There's a telling interview in the Guardian this morning with Jürgen Habermas, Frankfurt school academic and leftie icon. At a time when Europe's left are reeling at Greece's treatment at the hands of a new German hegemony, the Grauniad is digging deep in its search for voices in support of Federism. Habermas is clear that the greatest barrier to Federast objectives is democracy - if only, he sighs, right thinking people such as he could ignore the actual people of Europe how much easier things would be.
Habermas: By focusing on avoidance of open conflict, the EU’s institutions are
preventing necessary political initiatives for expanding the currency
union into a political union. Only the government leaders assembled in
the European Council are in the position to act, but precisely they are
the ones who are unable to act in the interest of a joint European
community because they think mainly of their national electorate. We are
stuck in a political trap.
Those dratted voters again! How inconvenient that they put their own interests before those of a 'joint European community'
Habermus: Over the course of the crisis, the European executive has accrued more
and more authority. Key decisions are being taken by the council, the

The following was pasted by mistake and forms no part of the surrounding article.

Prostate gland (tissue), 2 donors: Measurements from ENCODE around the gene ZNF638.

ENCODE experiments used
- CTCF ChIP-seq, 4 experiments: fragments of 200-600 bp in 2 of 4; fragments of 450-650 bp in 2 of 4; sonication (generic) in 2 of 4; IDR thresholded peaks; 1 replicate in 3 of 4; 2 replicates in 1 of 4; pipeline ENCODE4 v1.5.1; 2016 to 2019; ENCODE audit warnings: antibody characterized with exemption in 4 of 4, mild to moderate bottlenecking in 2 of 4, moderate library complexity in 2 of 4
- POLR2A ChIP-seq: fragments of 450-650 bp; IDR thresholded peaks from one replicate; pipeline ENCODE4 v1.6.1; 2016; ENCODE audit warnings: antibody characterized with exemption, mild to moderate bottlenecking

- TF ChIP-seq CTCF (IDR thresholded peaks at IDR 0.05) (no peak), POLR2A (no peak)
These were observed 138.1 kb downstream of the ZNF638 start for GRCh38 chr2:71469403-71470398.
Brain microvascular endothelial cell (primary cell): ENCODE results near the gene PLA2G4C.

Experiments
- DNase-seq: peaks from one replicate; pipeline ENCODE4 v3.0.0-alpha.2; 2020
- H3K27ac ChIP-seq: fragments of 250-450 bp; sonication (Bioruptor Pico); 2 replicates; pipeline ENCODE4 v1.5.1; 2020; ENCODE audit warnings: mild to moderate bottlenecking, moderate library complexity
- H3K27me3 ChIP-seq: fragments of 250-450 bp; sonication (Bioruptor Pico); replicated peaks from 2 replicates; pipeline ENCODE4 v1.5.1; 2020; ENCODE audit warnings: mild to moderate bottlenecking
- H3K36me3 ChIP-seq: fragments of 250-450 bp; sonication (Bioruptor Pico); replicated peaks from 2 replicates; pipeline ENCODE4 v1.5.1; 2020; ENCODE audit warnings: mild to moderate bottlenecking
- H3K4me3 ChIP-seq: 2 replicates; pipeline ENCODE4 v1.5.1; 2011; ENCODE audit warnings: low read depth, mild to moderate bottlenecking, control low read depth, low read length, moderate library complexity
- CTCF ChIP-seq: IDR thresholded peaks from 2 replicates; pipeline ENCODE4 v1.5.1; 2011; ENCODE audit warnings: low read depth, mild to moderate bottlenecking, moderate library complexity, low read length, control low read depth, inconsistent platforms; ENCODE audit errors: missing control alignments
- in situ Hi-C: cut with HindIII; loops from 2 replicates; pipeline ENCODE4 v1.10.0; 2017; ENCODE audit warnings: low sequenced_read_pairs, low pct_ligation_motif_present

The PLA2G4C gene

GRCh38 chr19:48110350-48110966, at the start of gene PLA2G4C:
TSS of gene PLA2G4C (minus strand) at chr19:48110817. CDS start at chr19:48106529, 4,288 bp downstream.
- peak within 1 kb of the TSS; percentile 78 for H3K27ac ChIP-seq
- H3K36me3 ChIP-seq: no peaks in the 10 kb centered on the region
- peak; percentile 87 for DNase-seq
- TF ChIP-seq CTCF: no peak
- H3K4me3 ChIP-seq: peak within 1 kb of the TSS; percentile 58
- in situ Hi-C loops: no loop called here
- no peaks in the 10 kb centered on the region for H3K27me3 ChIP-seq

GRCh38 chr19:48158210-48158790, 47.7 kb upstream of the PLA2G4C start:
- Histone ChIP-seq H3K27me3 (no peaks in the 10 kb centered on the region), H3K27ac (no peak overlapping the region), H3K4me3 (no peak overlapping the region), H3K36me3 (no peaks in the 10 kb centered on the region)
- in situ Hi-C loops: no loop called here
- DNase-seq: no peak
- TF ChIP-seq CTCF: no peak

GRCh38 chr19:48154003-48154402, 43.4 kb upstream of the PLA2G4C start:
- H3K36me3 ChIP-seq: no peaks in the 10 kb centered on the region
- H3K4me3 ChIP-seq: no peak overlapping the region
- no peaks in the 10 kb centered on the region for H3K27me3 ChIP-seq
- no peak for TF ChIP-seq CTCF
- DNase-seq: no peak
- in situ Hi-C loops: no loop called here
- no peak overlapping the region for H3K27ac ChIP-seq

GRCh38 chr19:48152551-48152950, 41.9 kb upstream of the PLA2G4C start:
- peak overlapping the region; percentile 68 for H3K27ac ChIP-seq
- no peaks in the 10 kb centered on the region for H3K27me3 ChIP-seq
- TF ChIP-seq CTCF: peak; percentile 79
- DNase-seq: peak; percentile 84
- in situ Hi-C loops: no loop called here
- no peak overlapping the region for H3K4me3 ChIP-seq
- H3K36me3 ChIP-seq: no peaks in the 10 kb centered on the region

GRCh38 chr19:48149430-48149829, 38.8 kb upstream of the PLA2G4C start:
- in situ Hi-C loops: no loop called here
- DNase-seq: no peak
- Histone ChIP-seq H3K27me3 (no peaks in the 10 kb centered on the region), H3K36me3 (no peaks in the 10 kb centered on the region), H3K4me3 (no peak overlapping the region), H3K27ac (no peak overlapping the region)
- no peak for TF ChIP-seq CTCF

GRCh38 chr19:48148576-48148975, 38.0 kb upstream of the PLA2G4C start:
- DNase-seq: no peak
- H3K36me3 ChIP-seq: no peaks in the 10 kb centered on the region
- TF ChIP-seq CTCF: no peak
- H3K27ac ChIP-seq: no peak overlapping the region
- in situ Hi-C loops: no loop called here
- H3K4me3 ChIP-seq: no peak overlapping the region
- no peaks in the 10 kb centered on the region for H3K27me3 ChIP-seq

commission and ECB – in other words, the very institutions that are
either insufficiently legitimated to take such decisions or lack any
democratic basis. Streeck and I also share the view that this
technocratic hollowing out of democracy is the result of a neoliberal
pattern of market-deregulation policies.
What the old leftie actually means is that an unholy alliance between the the EU's unelected officials and the global corporates, an alliance that strangles both democracy and free open-market competition, has in the process caused sight to be lost of Europe's objective of Welfare State Dependancy.
Habermus: I do not see how a return to nation states that have to be run like big
corporations in a global market can counter the tendency towards
de-democratisation and growing social inequality – something that we
also see in Great Britain, by the way. Such tendencies can only be
countered, if at all, by a change in political direction, brought about
by democratic majorities in a more strongly integrated “core Europe”.
The currency union must gain the capacity to act at the supra-national
level. In view of the chaotic political process triggered by the crisis
in Greece we can no longer afford to ignore the limits of the present
method of intergovernmental compromise.
And there you have the new strategic direction - using a veneer of democratic accountability to seize total power in Europe from nation states in a velvet coup. The answer to Greece is more political union and more EU power - the only issue is how the EU's unelected officials can fix the voting.